Bringing Down The Duke // Powerful Feminist Read With A Swoony Romance

09 September 2019

Published: 3rd September 2019
Source: Netgalley
Genre: Historical Romance
My Rating:
A stunning debut for author Evie Dunmore and her Oxford Rebels, in which a fiercely independent vicar's daughter takes on a powerful duke in a love story that threatens to upend the British social order.


England, 1879. Annabelle Archer, the brilliant but destitute daughter of a country vicar, has earned herself a place among the first cohort of female students at the renowned University of Oxford. In return for her scholarship, she must support the rising women's suffrage movement. Her charge: recruit men of influence to champion their cause. Her target: Sebastian Devereux, the cold and calculating Duke of Montgomery who steers Britain's politics at the Queen's command. Her challenge: not to give in to the powerful attraction she can't deny for the man who opposes everything she stands for.

Sebastian is appalled to find a suffragist squad has infiltrated his ducal home, but the real threat is his impossible feelings for green-eyed beauty Annabelle. He is looking for a wife of equal standing to secure the legacy he has worked so hard to rebuild, not an outspoken commoner who could never be his duchess. But he wouldn't be the greatest strategist of the Kingdom if he couldn't claim this alluring bluestocking without the promise of a ring...or could he?

Locked in a battle with rising passion and a will matching her own, Annabelle will learn just what it takes to topple a duke....
This book wasn’t even close to being on my radar because I got all judgey of the illustrated cover (look, all those folks being drawn in my illustrated covers thinking they’re chick list are like I am except the chance it might be chick lit puts me off some, even though I’ve liked plenty of chick lit in the past). Luckily for me, I saw romance readers I trust talking about this book and I slowly became interested and I am so glad they started talking about this because otherwise, I might have missed out!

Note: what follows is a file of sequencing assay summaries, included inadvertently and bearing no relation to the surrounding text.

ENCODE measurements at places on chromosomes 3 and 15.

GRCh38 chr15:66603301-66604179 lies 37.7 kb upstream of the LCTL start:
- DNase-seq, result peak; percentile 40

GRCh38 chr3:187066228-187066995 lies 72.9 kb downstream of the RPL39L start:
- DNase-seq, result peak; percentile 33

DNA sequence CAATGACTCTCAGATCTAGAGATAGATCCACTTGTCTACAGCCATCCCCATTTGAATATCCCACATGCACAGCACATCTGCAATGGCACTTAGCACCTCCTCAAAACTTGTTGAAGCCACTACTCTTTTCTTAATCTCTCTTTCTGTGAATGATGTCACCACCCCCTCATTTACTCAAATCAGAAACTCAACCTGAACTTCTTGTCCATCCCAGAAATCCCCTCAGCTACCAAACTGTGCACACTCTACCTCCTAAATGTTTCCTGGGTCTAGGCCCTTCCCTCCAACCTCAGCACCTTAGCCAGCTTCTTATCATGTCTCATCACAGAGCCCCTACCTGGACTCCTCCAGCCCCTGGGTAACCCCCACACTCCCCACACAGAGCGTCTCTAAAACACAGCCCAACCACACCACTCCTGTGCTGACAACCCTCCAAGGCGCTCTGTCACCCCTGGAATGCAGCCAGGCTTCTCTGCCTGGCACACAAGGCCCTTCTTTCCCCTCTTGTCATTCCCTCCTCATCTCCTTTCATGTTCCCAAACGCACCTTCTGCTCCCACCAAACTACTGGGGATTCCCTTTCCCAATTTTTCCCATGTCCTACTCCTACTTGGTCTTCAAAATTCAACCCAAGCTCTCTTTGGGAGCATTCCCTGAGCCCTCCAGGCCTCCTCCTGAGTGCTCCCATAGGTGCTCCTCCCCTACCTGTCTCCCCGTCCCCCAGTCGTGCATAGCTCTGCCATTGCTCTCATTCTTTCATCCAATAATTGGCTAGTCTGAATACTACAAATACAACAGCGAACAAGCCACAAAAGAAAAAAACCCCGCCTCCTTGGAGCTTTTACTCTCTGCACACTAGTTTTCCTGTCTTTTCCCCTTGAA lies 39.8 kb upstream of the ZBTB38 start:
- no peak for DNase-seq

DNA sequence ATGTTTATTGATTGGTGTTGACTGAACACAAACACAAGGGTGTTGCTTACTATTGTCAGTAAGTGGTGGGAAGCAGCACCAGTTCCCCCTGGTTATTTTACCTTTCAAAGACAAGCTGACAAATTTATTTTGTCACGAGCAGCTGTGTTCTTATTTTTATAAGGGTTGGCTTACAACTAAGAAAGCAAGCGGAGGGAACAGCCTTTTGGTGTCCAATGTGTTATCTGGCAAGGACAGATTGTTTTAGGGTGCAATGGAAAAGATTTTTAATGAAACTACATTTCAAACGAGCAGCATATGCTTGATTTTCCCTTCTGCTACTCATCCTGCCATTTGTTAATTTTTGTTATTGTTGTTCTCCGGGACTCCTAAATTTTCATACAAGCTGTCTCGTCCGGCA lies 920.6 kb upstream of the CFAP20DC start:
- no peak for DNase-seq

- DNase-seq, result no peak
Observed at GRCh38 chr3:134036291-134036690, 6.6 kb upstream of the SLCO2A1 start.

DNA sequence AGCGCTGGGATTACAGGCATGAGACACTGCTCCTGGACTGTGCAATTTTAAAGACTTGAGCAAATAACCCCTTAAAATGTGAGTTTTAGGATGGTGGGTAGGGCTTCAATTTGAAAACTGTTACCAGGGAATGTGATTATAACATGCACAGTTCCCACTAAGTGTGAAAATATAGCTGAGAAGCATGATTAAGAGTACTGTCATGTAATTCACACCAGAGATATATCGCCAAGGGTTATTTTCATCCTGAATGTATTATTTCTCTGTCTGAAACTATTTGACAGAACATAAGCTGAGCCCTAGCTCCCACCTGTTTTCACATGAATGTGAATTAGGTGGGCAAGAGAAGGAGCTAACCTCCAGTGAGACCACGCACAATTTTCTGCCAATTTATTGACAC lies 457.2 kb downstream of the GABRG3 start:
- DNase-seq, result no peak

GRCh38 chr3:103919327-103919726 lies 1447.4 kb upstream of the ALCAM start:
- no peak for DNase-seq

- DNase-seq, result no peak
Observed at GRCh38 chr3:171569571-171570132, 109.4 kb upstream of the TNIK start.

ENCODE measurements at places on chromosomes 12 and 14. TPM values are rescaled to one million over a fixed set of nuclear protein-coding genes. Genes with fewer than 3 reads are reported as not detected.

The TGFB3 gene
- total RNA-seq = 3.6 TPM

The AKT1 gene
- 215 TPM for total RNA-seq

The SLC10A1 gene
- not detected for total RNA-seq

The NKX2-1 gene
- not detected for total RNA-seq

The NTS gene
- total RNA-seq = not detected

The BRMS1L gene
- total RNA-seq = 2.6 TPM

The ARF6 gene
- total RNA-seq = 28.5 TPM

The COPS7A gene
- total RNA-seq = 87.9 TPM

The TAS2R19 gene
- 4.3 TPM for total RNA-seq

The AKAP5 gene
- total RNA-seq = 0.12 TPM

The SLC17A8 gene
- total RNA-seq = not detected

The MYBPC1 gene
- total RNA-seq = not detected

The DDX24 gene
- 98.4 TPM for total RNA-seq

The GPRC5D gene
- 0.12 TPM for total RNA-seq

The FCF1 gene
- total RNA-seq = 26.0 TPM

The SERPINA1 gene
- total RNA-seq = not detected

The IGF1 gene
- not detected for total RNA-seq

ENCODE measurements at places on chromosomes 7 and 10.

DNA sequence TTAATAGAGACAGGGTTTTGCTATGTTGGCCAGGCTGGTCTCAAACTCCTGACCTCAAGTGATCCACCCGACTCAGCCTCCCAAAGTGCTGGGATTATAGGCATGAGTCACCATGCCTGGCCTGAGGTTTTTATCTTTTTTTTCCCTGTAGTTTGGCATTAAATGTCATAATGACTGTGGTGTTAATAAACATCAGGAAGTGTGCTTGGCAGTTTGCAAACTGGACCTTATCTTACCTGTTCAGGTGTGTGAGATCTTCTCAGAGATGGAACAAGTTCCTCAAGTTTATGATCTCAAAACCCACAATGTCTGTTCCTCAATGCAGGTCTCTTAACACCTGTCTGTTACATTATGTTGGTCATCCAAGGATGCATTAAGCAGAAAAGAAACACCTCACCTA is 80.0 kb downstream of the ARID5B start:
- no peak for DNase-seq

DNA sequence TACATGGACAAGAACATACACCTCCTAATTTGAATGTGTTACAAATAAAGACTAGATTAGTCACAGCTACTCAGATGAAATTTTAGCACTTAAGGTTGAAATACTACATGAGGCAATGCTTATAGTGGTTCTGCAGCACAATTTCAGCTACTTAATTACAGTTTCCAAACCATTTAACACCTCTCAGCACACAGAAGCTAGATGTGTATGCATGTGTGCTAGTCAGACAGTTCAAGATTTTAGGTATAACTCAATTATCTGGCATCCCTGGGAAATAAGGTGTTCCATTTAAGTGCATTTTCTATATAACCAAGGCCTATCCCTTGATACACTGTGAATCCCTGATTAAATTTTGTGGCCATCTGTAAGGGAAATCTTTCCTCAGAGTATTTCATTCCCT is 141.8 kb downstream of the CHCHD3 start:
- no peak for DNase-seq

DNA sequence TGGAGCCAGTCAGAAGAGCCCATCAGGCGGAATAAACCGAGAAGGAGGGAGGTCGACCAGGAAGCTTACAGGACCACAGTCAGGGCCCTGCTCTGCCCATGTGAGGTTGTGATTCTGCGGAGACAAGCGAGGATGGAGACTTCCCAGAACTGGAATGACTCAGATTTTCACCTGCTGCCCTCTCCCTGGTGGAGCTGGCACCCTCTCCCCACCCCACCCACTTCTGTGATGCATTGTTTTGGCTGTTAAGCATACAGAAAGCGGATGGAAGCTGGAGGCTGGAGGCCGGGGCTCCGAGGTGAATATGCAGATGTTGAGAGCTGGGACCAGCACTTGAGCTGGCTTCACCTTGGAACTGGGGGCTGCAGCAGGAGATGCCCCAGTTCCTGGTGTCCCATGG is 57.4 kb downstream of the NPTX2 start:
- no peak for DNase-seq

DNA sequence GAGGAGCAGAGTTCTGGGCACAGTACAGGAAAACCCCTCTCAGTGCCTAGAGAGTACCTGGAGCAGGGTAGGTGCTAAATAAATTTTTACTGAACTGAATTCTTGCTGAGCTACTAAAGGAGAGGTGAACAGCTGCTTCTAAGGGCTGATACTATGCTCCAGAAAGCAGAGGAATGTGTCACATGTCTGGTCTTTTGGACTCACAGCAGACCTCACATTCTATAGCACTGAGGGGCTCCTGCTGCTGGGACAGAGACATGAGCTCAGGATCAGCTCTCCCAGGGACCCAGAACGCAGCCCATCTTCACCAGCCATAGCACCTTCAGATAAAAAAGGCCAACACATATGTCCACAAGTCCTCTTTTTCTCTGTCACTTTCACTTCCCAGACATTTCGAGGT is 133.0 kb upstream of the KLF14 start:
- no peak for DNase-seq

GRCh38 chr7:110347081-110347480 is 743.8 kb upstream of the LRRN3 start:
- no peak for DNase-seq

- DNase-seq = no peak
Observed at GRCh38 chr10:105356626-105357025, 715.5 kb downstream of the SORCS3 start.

Historical romance has slowly become a go-to genre for me. The books may be a little OTT with the drama, but the romance is always swoony and there is something about time periods when male/female relationships were so much stricter which just charms me. And this book was no different and I can't wait to read more from Evie Dunmore if this book is anything to go by she is going to reward us with many a wonderful romance.

Annabelle Archer is attending Oxford University, one of the first women to do so, and she is sponsored in her studies by suffragette’s and must attend meetings to help further women’s cause in gaining the vote. She was the ideal well-educated and passionate woman to help support votes for women. She had spent her time being relegated to cleaning the home and caring for her cousin’s family even though she was far brighter than the role of maid and he didn’t deserve her in his life but she could not leave because she was dependent on the care of her family to not fall any lower in the world. I was there cheering Annabelle on throughout this whole book because she deserved so much better yet men in the world continually gave her nothing and thought they had the right to make decisions for her.